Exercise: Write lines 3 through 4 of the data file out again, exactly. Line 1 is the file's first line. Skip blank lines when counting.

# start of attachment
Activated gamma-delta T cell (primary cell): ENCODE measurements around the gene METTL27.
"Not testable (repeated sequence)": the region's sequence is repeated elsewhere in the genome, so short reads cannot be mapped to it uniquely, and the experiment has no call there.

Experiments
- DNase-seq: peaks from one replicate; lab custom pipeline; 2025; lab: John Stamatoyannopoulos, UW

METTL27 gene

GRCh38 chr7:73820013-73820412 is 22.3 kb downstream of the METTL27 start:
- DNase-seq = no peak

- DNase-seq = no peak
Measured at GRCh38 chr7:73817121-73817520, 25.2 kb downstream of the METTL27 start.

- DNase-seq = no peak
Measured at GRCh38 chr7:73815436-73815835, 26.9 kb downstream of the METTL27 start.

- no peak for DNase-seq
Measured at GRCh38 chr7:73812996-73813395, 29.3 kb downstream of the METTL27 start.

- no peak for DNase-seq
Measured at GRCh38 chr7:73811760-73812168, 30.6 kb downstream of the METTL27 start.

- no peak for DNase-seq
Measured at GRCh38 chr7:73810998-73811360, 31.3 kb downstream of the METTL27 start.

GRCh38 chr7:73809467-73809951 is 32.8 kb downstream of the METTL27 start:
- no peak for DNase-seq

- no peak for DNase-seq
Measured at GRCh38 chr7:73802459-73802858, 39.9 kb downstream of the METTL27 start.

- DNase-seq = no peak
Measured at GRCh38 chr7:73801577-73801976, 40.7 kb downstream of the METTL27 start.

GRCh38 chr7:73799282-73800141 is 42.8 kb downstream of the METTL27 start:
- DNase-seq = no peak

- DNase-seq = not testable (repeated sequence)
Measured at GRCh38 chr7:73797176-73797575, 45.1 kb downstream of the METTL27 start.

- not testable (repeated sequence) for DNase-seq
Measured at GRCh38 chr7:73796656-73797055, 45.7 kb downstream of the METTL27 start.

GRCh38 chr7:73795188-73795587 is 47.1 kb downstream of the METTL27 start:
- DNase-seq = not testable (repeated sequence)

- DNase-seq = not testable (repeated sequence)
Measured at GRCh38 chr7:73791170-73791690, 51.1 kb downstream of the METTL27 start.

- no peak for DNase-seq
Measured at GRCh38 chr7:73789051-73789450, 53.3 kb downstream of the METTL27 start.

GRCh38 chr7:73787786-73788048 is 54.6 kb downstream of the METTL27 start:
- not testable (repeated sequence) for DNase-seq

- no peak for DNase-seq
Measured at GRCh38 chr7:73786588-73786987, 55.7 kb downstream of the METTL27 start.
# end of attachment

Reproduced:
Experiments
- DNase-seq: peaks from one replicate; lab custom pipeline; 2025; lab: John Stamatoyannopoulos, UW